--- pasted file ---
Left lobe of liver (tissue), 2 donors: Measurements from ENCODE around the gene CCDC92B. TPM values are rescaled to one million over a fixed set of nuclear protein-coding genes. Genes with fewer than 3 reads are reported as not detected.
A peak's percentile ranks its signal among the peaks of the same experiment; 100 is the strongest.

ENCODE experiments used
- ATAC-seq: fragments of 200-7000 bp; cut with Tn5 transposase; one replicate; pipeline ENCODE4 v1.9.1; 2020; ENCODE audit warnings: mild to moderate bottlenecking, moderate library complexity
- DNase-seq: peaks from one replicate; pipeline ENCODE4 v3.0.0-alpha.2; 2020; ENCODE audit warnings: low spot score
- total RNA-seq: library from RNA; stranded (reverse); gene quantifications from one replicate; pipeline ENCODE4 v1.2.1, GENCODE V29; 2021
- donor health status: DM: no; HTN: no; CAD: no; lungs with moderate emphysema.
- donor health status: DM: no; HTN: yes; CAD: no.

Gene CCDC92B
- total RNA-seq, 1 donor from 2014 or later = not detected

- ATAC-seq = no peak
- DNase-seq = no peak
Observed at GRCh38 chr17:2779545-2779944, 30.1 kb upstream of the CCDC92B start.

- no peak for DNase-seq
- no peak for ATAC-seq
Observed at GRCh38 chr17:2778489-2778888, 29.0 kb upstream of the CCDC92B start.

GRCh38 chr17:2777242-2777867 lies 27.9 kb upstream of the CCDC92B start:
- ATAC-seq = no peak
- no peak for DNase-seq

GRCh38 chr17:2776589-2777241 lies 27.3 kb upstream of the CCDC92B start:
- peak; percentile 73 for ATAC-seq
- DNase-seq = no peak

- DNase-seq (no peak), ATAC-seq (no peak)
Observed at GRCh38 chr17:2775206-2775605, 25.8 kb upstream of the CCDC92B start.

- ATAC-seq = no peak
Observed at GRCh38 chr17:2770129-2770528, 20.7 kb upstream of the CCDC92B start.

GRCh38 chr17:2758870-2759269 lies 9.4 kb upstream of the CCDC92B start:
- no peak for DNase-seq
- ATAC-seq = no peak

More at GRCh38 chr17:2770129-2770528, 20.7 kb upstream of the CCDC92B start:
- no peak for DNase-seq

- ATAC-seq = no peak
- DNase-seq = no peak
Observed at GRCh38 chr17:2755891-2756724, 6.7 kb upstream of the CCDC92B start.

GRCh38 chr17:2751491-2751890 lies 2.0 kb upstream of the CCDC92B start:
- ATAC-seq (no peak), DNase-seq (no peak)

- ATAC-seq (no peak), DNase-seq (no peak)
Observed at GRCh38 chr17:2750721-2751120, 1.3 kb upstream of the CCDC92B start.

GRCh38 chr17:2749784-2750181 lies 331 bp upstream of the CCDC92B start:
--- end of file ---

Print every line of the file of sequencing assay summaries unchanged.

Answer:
Left lobe of liver (tissue), 2 donors: Measurements from ENCODE around the gene CCDC92B. TPM values are rescaled to one million over a fixed set of nuclear protein-coding genes. Genes with fewer than 3 reads are reported as not detected.
A peak's percentile ranks its signal among the peaks of the same experiment; 100 is the strongest.

ENCODE experiments used
- ATAC-seq: fragments of 200-7000 bp; cut with Tn5 transposase; one replicate; pipeline ENCODE4 v1.9.1; 2020; ENCODE audit warnings: mild to moderate bottlenecking, moderate library complexity
- DNase-seq: peaks from one replicate; pipeline ENCODE4 v3.0.0-alpha.2; 2020; ENCODE audit warnings: low spot score
- total RNA-seq: library from RNA; stranded (reverse); gene quantifications from one replicate; pipeline ENCODE4 v1.2.1, GENCODE V29; 2021
- donor health status: DM: no; HTN: no; CAD: no; lungs with moderate emphysema.
- donor health status: DM: no; HTN: yes; CAD: no.

Gene CCDC92B
- total RNA-seq, 1 donor from 2014 or later = not detected

- ATAC-seq = no peak
- DNase-seq = no peak
Observed at GRCh38 chr17:2779545-2779944, 30.1 kb upstream of the CCDC92B start.

- no peak for DNase-seq
- no peak for ATAC-seq
Observed at GRCh38 chr17:2778489-2778888, 29.0 kb upstream of the CCDC92B start.

GRCh38 chr17:2777242-2777867 lies 27.9 kb upstream of the CCDC92B start:
- ATAC-seq = no peak
- no peak for DNase-seq

GRCh38 chr17:2776589-2777241 lies 27.3 kb upstream of the CCDC92B start:
- peak; percentile 73 for ATAC-seq
- DNase-seq = no peak

- DNase-seq (no peak), ATAC-seq (no peak)
Observed at GRCh38 chr17:2775206-2775605, 25.8 kb upstream of the CCDC92B start.

- ATAC-seq = no peak
Observed at GRCh38 chr17:2770129-2770528, 20.7 kb upstream of the CCDC92B start.

GRCh38 chr17:2758870-2759269 lies 9.4 kb upstream of the CCDC92B start:
- no peak for DNase-seq
- ATAC-seq = no peak

More at GRCh38 chr17:2770129-2770528, 20.7 kb upstream of the CCDC92B start:
- no peak for DNase-seq

- ATAC-seq = no peak
- DNase-seq = no peak
Observed at GRCh38 chr17:2755891-2756724, 6.7 kb upstream of the CCDC92B start.

GRCh38 chr17:2751491-2751890 lies 2.0 kb upstream of the CCDC92B start:
- ATAC-seq (no peak), DNase-seq (no peak)

- ATAC-seq (no peak), DNase-seq (no peak)
Observed at GRCh38 chr17:2750721-2751120, 1.3 kb upstream of the CCDC92B start.

GRCh38 chr17:2749784-2750181 lies 331 bp upstream of the CCDC92B start: